Wednesday, July 11, 2007

Screenwriter Secrets of Effective Storytelling!
Part II: The People

#1: Knock Down, Drag Out

The next time you watch a movie, pay close attention to the main character. Notice how he is always on the go. How she might be sitting at a desk for just a moment, only to spring up out of his chair and leave the room. How many times have you watched a movie or tv show and asked the characters "why did you go into that room - you knew the killer was in there waiting for you!"

Something I learned in one of the screenwriting seminars I attended over the past few years: characters in movies differ from real life people in one main respect: when given the choice between "throwing a punch" or letting something pass, the character will throw the punch.

Now let's take that real life person you find you need to write about. Chances are very good that his or her life matches our own - distinctly lacking in chances to throw a punch.

That's when you have to dig a little deeper. Expand your idea of what "throwing a punch" is. Our lives, and those of our constituents, abound with actions that can be construed as a bit more dramatic, when put up against an opponent. Getting that second opinion from another doctor. Returning that latte because it's "just not right." Running for the subway train as the doors close. Asking that certain person out to lunch.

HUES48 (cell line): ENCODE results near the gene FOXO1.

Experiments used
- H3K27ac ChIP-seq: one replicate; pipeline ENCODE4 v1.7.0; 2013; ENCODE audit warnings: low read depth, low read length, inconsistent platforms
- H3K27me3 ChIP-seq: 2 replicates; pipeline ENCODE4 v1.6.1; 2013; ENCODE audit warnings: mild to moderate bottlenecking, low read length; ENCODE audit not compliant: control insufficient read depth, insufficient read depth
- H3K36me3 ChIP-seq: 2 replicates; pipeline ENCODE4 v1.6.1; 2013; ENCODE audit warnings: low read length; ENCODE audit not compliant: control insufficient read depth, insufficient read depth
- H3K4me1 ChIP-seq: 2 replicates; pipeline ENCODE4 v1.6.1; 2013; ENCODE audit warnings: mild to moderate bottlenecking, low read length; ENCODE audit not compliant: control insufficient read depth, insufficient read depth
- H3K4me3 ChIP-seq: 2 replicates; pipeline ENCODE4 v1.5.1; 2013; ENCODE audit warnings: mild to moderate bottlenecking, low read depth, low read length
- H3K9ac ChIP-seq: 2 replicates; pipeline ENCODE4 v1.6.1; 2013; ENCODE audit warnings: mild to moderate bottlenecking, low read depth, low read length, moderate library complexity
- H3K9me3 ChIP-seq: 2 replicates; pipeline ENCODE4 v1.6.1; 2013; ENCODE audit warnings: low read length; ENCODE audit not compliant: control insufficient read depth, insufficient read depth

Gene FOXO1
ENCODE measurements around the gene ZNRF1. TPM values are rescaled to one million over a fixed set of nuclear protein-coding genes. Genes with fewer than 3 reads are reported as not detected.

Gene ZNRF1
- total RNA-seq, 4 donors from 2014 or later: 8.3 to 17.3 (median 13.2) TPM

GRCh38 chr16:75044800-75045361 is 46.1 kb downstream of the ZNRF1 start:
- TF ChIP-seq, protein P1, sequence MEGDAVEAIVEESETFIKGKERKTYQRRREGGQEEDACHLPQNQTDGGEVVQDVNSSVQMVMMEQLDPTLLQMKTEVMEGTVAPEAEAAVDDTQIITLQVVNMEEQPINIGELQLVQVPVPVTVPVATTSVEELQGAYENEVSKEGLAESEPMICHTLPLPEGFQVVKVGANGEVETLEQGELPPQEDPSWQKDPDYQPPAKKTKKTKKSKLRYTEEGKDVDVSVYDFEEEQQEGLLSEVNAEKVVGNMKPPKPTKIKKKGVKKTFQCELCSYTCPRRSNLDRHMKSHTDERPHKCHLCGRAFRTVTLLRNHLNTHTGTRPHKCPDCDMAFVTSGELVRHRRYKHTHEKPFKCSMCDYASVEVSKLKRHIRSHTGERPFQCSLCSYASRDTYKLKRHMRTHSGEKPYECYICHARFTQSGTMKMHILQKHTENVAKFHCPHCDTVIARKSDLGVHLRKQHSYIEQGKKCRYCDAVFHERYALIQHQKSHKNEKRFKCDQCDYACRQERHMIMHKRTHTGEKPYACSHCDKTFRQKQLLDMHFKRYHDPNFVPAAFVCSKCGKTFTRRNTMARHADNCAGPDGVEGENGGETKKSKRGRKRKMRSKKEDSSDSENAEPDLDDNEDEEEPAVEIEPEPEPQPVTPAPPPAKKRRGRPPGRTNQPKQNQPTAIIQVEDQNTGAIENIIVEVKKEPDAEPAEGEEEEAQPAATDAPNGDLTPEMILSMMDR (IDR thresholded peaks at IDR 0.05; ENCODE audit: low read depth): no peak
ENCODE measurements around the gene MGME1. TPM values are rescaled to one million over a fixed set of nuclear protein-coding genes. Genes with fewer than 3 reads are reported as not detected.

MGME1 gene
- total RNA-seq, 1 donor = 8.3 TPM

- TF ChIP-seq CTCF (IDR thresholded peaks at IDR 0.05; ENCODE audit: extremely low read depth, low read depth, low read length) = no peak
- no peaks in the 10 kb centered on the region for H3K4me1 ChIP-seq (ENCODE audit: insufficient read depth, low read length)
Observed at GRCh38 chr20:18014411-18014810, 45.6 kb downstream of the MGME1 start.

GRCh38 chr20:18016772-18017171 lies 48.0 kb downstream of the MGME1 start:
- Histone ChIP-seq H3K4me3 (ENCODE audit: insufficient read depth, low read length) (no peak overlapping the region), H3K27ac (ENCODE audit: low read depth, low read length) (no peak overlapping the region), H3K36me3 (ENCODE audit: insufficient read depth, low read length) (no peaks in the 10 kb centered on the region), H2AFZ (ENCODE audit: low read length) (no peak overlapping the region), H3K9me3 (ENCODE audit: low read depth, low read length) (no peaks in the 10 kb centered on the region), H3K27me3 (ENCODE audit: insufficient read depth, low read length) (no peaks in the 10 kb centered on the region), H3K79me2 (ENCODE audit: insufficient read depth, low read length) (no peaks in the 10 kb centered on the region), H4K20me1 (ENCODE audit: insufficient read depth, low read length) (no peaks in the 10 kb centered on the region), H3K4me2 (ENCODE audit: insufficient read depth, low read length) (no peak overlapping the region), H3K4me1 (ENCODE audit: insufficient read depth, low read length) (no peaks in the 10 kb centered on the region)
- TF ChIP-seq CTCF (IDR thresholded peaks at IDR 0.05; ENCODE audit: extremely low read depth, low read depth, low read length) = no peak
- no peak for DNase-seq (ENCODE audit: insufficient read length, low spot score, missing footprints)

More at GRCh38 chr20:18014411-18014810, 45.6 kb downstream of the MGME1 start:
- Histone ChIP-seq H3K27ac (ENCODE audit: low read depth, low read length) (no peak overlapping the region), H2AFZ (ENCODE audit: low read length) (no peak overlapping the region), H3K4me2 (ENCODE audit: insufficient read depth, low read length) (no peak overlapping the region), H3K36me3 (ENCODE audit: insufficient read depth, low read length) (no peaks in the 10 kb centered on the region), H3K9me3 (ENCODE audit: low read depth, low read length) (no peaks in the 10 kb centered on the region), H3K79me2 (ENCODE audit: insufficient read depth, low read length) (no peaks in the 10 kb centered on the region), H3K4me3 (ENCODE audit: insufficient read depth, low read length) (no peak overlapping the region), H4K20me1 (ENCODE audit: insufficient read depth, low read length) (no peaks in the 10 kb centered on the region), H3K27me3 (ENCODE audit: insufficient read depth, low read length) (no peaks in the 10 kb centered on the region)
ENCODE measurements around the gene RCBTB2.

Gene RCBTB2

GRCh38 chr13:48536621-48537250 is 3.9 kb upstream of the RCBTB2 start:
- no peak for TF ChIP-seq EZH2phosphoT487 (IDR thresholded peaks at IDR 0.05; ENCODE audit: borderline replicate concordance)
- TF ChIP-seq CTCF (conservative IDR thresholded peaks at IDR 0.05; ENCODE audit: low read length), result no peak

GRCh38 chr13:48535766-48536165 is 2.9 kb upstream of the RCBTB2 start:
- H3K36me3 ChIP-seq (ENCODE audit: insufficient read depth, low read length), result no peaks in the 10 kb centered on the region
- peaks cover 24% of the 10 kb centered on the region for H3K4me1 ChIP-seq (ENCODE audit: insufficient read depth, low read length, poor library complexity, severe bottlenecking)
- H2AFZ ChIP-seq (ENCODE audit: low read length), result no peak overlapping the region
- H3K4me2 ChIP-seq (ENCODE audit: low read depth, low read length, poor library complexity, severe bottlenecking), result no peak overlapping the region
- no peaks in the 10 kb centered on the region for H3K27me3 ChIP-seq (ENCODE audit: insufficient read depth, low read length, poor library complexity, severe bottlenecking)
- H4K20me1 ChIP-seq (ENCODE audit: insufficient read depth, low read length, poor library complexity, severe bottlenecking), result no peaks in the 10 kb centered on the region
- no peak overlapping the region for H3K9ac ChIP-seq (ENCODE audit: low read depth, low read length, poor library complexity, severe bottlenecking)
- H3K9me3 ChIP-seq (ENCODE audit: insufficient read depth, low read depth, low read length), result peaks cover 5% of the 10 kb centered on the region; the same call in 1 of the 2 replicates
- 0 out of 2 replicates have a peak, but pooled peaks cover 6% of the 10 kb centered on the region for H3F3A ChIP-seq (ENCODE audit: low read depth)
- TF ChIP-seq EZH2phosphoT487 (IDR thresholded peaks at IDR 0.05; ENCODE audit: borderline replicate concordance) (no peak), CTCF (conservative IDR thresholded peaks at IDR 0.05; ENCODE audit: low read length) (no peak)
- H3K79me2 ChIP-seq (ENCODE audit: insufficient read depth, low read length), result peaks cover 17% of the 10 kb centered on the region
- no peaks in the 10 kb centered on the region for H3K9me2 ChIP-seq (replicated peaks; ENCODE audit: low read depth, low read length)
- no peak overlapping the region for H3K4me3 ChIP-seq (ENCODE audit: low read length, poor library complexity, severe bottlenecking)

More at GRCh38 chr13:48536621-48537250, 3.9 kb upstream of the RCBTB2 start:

Dramatic characters are all about "wants." It's something they share with us - and why we find them so compelling. Often a story is all about a person (or character) wanting something - and going after it. That's where the essence of the story lies. In the character's want.

A teacher wanting his students to learn (or behave) - and the punches he throws to affect this change. That's compelling. A teacher working with well-behaved academic achievers? Not so compelling. That's why the end credits come when the teacher's gotten what he wants. We don't want to watch even ten minutes of non-dramatic classroom learning. That's the reason so many movie sequels fail. They really aren't sequels, they're the original movie character having to go after her want all over again.

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